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Re: I am new at this and Effexor XR valenphy

Posted by Elizabeth on March 28, 2002, at 22:44:57

In reply to I am new at this and Effexor XR, posted by valenphy on March 27, 2002, at 14:42:45

Hi, and welcome.

Can you tell us when you were feeling more energetic -- how long after you started the Effexor, that is? You generally have to take antidepressants, including Effexor XR, for several weeks before the effect completely kicks in. Usually, a response to antidepressants is gradual, with a little bit of improvement each day; you might not start noticing anything until a couple weeks after you reach an effective dose.

Some antidepressants, such as Effexor, Wellbutrin, and the SSRIs, are a bit activating. This is something that you may see after the first dose. It's not the main effect that you're shooting for with the medication, the "true antidepressant effect" -- it's generally considered a side effect. Sometimes, when a depressed person is very tired a lot, it can be a beneficial side effect. (Similarly, if a person has an agitated depression or is very anxious, it may be desirable to try an AD that tends to be sedating, such as Remeron or trimipramine.) Generally, the activating/stimulant effect will level out as your body adjusts to the medication. When the true antidepressant effect kicks in, of course, you should start to feel well, and that usually means more energy (but not a stimulated or wired feeling).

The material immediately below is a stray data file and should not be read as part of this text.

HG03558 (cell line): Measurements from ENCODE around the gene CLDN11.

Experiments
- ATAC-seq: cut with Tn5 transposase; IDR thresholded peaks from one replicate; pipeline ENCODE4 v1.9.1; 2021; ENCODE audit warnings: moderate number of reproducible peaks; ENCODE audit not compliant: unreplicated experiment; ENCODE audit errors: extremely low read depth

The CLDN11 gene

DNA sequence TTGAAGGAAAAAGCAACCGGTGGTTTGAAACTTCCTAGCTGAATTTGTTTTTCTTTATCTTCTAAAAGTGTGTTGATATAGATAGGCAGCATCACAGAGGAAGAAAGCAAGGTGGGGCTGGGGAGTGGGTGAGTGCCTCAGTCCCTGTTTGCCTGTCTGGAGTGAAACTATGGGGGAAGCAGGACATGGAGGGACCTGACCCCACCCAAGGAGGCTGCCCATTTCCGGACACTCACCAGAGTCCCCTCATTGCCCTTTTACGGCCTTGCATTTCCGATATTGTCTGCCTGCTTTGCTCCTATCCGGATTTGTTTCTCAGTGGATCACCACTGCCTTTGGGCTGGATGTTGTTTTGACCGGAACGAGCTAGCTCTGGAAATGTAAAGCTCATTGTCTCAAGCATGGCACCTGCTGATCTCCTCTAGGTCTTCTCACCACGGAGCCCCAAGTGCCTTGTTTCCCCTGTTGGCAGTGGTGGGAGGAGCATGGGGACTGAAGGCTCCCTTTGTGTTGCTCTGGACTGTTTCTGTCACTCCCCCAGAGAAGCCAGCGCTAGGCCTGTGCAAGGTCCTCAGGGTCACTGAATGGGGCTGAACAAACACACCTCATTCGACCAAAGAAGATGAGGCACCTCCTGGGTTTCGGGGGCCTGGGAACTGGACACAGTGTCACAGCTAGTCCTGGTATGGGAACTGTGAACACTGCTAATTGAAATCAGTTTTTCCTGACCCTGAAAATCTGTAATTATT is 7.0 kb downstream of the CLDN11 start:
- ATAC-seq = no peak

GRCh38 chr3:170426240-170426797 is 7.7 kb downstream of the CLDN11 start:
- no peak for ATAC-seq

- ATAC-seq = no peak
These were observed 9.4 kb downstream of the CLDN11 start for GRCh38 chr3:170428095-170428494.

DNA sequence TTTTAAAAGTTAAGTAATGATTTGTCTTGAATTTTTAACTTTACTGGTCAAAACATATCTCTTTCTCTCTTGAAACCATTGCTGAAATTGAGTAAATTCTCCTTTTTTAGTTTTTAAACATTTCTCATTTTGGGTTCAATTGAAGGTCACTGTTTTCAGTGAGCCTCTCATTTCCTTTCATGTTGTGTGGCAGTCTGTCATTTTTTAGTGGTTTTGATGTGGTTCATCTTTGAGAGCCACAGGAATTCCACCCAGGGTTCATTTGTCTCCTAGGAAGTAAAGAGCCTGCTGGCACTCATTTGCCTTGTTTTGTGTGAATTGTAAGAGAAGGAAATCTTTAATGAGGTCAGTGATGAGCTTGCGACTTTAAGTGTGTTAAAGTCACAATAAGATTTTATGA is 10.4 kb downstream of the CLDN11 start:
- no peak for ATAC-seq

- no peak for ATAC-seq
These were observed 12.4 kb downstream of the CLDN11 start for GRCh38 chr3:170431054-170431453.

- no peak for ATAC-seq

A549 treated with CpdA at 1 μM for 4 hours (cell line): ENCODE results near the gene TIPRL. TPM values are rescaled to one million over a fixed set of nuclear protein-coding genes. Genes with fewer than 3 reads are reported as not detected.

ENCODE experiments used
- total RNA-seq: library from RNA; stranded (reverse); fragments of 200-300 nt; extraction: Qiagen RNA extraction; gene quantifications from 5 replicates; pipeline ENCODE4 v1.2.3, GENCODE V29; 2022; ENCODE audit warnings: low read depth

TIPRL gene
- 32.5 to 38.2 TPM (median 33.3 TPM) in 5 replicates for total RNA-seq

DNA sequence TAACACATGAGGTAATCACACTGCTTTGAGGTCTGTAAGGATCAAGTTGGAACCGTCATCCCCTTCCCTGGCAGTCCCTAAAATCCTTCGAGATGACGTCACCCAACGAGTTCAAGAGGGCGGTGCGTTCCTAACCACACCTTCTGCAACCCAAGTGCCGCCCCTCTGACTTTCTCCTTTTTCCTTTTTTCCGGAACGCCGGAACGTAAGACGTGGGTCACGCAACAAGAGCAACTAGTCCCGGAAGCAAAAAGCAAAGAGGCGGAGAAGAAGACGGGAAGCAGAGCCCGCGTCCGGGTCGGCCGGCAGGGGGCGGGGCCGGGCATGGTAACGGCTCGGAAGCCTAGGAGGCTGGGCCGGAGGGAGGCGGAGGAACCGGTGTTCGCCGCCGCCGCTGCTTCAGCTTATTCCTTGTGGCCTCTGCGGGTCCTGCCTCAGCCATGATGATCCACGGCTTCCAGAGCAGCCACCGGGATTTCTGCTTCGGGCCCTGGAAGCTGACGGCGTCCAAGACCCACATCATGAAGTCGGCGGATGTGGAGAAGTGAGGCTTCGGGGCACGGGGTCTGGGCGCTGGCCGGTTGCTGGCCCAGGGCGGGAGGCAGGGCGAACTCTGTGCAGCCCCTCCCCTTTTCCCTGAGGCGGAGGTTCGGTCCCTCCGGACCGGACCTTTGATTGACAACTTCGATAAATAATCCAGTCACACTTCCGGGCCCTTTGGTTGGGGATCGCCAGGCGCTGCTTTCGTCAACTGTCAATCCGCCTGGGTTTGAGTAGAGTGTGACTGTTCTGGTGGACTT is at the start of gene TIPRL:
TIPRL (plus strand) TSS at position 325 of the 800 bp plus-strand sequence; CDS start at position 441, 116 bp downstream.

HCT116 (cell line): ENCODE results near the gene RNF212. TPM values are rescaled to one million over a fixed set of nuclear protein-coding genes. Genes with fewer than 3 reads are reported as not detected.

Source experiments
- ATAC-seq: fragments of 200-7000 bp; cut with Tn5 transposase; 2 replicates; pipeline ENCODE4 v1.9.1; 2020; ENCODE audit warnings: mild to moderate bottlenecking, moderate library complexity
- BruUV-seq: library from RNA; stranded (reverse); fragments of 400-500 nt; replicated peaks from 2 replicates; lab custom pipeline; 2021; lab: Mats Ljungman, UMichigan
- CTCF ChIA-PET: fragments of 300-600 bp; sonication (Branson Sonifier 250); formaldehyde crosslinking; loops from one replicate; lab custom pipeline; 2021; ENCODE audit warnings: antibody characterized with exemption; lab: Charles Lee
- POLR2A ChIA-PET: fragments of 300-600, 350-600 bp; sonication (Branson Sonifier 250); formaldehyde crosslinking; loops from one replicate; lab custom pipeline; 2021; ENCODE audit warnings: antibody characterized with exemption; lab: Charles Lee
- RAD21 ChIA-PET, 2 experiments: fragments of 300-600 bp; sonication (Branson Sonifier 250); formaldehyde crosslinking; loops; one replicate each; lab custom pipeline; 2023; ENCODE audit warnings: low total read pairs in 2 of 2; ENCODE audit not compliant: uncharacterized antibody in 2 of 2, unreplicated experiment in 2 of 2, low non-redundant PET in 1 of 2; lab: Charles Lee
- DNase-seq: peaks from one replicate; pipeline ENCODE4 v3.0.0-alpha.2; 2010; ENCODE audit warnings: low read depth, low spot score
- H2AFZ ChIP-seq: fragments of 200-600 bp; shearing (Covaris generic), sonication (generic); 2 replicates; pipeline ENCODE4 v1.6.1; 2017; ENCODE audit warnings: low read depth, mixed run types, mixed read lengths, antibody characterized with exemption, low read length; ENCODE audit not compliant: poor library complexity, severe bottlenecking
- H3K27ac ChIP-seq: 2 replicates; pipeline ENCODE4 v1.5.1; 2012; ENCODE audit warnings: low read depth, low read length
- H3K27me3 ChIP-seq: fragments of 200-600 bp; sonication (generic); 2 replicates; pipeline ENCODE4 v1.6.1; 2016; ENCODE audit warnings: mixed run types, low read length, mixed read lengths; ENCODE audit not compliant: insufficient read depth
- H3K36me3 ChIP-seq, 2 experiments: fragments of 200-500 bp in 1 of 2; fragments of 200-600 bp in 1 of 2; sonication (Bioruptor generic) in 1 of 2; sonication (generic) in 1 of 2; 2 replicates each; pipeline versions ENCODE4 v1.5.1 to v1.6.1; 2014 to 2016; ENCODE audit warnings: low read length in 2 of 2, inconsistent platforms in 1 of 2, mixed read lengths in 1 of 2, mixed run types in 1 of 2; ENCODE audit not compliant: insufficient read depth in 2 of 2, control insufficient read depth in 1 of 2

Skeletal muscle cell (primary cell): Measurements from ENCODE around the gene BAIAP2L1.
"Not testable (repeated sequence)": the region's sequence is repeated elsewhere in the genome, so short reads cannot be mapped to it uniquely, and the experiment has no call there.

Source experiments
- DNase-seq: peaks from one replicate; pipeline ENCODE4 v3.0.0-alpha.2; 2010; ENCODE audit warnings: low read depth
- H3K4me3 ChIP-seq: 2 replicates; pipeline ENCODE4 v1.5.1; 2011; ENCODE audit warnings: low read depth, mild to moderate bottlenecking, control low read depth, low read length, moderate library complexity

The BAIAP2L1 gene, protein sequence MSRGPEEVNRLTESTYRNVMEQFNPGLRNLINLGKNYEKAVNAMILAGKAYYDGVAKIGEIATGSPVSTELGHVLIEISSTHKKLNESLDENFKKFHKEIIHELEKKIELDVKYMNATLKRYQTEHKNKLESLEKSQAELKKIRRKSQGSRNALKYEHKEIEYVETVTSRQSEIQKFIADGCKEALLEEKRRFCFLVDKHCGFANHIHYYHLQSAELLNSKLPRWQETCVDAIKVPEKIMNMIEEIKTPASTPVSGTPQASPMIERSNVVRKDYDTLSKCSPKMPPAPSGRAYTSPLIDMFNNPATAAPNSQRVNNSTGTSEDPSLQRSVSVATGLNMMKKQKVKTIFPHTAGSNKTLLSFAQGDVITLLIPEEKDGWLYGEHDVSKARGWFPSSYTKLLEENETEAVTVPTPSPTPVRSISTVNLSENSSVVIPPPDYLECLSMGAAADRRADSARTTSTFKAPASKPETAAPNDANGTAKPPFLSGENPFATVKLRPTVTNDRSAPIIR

In summary: don't worry that the Effexor has stopped working; it probably never even started!

I take Effexor XR too. I gradually increased the dose up to 375 mg/day, which is the upper end of the dose range. I started at 75 mg/day, and I didn't notice it doing anything when I was taking that amount. Effexor has a wide range of possible effective doses, so you have plenty of room for increases. I think it's probably a good idea to increase it in increments of 37.5 mg/day, possibly 75 if you can tolerate it. I'm not sure there are all that many people who actually do well on just 75 mg/day, so don't rush to the conclusion that you have to switch ADs or that you've become tolerant (as I said, I don't think the initial effect you describe was the true AD effect). You may just not be taking a high enough dose; to find the right dose for you, you just have to increase it slowly until it starts showing benefits or until you can't tolerate it or reach the maximum recommended dose for your condition. (Do you happen to know what you've been diagnosed with, BTW? It seems to make some difference in predicting what the right dose of Effexor might be.)

I hope this is helpful to you. Don't give up. And once again, welcome to the board.





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